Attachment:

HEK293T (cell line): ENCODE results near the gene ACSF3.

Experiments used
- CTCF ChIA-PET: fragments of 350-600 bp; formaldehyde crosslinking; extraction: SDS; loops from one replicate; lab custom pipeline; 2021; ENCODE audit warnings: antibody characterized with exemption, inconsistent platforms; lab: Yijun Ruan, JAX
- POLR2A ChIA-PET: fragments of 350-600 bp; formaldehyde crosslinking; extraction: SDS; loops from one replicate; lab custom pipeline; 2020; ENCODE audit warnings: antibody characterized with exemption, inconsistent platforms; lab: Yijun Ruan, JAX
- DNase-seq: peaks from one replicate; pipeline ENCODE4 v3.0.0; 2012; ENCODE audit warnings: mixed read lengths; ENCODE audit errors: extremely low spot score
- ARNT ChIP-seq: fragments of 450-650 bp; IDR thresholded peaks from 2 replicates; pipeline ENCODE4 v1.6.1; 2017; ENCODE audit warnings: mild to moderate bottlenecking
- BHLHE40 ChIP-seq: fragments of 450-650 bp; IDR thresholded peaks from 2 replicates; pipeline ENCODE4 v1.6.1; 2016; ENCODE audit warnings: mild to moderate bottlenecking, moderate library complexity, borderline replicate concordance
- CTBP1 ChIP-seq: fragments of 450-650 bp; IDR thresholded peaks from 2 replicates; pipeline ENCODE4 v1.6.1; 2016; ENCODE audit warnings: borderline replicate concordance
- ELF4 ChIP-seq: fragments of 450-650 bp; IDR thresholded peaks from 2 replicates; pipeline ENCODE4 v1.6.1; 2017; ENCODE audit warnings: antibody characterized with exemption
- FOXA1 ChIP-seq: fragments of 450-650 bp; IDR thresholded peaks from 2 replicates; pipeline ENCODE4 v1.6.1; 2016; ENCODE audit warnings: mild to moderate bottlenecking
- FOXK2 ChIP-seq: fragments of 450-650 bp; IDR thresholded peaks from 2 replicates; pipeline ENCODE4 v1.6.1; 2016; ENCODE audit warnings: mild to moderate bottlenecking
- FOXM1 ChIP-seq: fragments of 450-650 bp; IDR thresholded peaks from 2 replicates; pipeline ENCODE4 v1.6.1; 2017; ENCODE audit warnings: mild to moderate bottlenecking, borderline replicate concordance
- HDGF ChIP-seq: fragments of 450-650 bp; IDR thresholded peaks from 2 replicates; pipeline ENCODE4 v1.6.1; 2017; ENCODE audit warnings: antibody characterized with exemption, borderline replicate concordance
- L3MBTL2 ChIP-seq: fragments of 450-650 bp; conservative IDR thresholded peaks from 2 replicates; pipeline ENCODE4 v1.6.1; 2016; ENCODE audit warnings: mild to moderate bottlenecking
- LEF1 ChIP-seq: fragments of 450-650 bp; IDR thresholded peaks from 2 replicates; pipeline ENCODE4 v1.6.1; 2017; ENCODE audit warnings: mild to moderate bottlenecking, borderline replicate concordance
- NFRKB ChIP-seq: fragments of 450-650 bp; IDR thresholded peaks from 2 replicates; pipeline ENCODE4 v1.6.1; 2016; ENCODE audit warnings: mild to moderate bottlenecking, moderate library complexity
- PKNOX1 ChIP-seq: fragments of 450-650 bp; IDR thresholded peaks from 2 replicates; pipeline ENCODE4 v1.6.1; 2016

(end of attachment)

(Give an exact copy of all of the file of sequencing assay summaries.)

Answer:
HEK293T (cell line): ENCODE results near the gene ACSF3.

Experiments used
- CTCF ChIA-PET: fragments of 350-600 bp; formaldehyde crosslinking; extraction: SDS; loops from one replicate; lab custom pipeline; 2021; ENCODE audit warnings: antibody characterized with exemption, inconsistent platforms; lab: Yijun Ruan, JAX
- POLR2A ChIA-PET: fragments of 350-600 bp; formaldehyde crosslinking; extraction: SDS; loops from one replicate; lab custom pipeline; 2020; ENCODE audit warnings: antibody characterized with exemption, inconsistent platforms; lab: Yijun Ruan, JAX
- DNase-seq: peaks from one replicate; pipeline ENCODE4 v3.0.0; 2012; ENCODE audit warnings: mixed read lengths; ENCODE audit errors: extremely low spot score
- ARNT ChIP-seq: fragments of 450-650 bp; IDR thresholded peaks from 2 replicates; pipeline ENCODE4 v1.6.1; 2017; ENCODE audit warnings: mild to moderate bottlenecking
- BHLHE40 ChIP-seq: fragments of 450-650 bp; IDR thresholded peaks from 2 replicates; pipeline ENCODE4 v1.6.1; 2016; ENCODE audit warnings: mild to moderate bottlenecking, moderate library complexity, borderline replicate concordance
- CTBP1 ChIP-seq: fragments of 450-650 bp; IDR thresholded peaks from 2 replicates; pipeline ENCODE4 v1.6.1; 2016; ENCODE audit warnings: borderline replicate concordance
- ELF4 ChIP-seq: fragments of 450-650 bp; IDR thresholded peaks from 2 replicates; pipeline ENCODE4 v1.6.1; 2017; ENCODE audit warnings: antibody characterized with exemption
- FOXA1 ChIP-seq: fragments of 450-650 bp; IDR thresholded peaks from 2 replicates; pipeline ENCODE4 v1.6.1; 2016; ENCODE audit warnings: mild to moderate bottlenecking
- FOXK2 ChIP-seq: fragments of 450-650 bp; IDR thresholded peaks from 2 replicates; pipeline ENCODE4 v1.6.1; 2016; ENCODE audit warnings: mild to moderate bottlenecking
- FOXM1 ChIP-seq: fragments of 450-650 bp; IDR thresholded peaks from 2 replicates; pipeline ENCODE4 v1.6.1; 2017; ENCODE audit warnings: mild to moderate bottlenecking, borderline replicate concordance
- HDGF ChIP-seq: fragments of 450-650 bp; IDR thresholded peaks from 2 replicates; pipeline ENCODE4 v1.6.1; 2017; ENCODE audit warnings: antibody characterized with exemption, borderline replicate concordance
- L3MBTL2 ChIP-seq: fragments of 450-650 bp; conservative IDR thresholded peaks from 2 replicates; pipeline ENCODE4 v1.6.1; 2016; ENCODE audit warnings: mild to moderate bottlenecking
- LEF1 ChIP-seq: fragments of 450-650 bp; IDR thresholded peaks from 2 replicates; pipeline ENCODE4 v1.6.1; 2017; ENCODE audit warnings: mild to moderate bottlenecking, borderline replicate concordance
- NFRKB ChIP-seq: fragments of 450-650 bp; IDR thresholded peaks from 2 replicates; pipeline ENCODE4 v1.6.1; 2016; ENCODE audit warnings: mild to moderate bottlenecking, moderate library complexity
- PKNOX1 ChIP-seq: fragments of 450-650 bp; IDR thresholded peaks from 2 replicates; pipeline ENCODE4 v1.6.1; 2016